Object #1017989 from MS-Papers-0032-0389

3 pages written 21 May 1873 by Patrick Leslie to Sir Donald McLean

From: Inward letters - P Leslie, Reference Number MS-Papers-0032-0389 (66 digitised items). Sixty-two letters written from Hamilton, 1870-1877, undated

A transcription/translation of this document (by ATL) appears below.

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English (ATL)

21/5/73


My Dear McLean,

Very many thanks for your telegrams which give me the information I expected having the most implicit faith in your knowledge discretion and thoughtfulness for the settlers. I know well how people spread reports and I really believe nothing that I hear but I thought it well to let you know what was current and disturbing the minds of the settlers. Except it may be some of the outside people no one feels any fear except the fear of farming operations being put a stop to by the men being called out. This season there is an immense breadth of land being clained and broken up for spring sowing - more than has been the case in any 2 or 3 years since Waikato has been settled - people have purchased their grass seed at a very high price 12/6 per bush. and if the farming operations are prevented going on it will be absolute ruin to the District. If white men are wanted would it not be better to get them from the Thames where I am told there are hundreds ready and willing to volunteers for service (garrison or field) and men much more fit for service than our Militia which for members and quality ranks as low as is possible for human beings to arrive at. The Volunteer movement here has taken all the good men leaving actual crawlers for the Militia - creatures who may ditch and plough but whose presence among anything like troop would demoralize the lot. What few decent beings there were a week ago in the Militia list have not joined the Volunteers. I think all your arrangements are excellent and preparation for the worst is of course absolutely necessary whatever the ultimate issue may be. I am in great hopes that you will at present be content with preparations and defence of boundary and that the House and not the Ministry may bear the burden of casting the die. In that case the ministry cannot be pitched into or a way movement on your part made a party cry by the opposition and it is now so close on the time of the house meeting that I cannot hut think you will let it meet before proceeding to emergencies. If the murderers be not given up I can see nothing for it but to go in at them with such force as you think best and with your intimate knowledge of the Country and the Natives there can be no doubt that of all people you are the best judge of the mode of proceeding. You know how deeply interested I am in your ministry and this is my reason for so strongly hoping you will put the onus on the House and believe me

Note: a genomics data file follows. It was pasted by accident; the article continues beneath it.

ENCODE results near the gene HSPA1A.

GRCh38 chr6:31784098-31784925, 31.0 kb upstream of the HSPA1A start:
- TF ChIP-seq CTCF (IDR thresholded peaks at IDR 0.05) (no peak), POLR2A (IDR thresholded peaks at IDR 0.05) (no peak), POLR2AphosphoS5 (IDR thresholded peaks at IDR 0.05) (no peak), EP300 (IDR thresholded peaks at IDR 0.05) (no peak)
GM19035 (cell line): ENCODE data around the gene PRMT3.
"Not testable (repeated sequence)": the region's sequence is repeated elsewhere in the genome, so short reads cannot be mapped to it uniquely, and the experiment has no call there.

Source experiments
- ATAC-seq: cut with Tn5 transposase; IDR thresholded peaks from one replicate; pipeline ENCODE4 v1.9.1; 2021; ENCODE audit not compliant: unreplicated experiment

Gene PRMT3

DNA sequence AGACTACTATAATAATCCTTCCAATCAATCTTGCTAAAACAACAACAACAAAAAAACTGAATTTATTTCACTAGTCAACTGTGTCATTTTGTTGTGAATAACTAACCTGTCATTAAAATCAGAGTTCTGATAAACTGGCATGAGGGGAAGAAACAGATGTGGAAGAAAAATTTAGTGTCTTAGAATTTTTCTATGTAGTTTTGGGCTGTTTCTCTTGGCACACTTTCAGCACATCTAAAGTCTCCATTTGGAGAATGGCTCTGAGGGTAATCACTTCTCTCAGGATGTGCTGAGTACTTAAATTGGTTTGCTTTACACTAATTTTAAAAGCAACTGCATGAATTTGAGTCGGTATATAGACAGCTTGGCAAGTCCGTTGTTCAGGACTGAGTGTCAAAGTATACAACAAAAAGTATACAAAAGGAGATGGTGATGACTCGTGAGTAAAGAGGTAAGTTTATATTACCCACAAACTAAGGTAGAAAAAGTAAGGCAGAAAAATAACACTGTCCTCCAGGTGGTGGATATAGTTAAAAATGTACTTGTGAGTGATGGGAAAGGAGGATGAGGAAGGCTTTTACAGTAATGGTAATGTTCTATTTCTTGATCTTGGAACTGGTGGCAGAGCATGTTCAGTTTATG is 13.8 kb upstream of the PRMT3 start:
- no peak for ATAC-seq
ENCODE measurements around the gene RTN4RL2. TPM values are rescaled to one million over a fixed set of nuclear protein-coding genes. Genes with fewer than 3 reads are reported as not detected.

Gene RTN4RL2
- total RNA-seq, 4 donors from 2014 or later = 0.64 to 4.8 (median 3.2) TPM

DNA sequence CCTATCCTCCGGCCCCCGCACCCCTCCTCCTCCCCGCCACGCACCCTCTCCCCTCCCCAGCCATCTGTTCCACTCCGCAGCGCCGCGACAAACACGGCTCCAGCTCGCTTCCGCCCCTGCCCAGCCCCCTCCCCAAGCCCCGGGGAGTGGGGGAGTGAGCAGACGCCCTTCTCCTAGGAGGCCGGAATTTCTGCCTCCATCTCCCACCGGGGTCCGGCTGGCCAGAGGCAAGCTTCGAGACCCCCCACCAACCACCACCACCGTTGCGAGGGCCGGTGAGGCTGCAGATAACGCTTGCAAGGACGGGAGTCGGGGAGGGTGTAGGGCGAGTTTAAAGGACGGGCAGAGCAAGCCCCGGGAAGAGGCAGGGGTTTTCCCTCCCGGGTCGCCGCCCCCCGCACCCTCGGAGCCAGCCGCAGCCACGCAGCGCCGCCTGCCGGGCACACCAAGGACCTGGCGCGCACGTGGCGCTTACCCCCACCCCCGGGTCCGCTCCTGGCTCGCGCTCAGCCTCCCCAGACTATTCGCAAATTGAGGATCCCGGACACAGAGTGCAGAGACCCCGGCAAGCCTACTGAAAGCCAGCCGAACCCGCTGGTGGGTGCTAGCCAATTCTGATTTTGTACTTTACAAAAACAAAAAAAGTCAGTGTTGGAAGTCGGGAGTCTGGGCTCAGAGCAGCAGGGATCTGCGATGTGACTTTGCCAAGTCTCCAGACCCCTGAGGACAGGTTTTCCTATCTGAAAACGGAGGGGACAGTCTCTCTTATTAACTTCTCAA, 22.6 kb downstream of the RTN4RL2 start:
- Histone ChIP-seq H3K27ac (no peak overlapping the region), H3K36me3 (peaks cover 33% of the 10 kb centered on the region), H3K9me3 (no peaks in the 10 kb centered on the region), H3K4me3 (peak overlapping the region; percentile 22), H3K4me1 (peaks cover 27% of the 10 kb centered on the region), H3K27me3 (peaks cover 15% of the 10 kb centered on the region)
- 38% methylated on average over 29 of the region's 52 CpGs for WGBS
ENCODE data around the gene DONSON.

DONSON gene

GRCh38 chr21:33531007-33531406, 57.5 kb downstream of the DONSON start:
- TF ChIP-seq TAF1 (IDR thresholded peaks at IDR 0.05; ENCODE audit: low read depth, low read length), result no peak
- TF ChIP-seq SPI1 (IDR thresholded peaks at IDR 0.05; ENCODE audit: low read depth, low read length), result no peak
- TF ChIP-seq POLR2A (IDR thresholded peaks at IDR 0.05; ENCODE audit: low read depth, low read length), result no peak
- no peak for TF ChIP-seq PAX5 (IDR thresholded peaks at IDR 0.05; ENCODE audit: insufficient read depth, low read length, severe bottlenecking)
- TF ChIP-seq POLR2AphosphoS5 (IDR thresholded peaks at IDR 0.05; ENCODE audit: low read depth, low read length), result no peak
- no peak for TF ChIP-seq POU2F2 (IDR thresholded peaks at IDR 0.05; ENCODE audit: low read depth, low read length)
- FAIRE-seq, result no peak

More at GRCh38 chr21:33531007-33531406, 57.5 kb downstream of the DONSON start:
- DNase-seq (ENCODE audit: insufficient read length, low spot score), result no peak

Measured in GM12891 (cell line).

My dear McLean, very sincerely yours,
P. Leslie.

I fear you will have difficulty in reading my scrawl I got my fingers jammed in a door yesterday.

Part of:
Inward letters - P Leslie, Reference Number MS-Papers-0032-0389 (66 digitised items)
Series 1 Inward letters (English), Reference Number Series 1 Inward letters (English) (14501 digitised items)
McLean Papers, Reference Number MS-Group-1551 (30238 digitised items)

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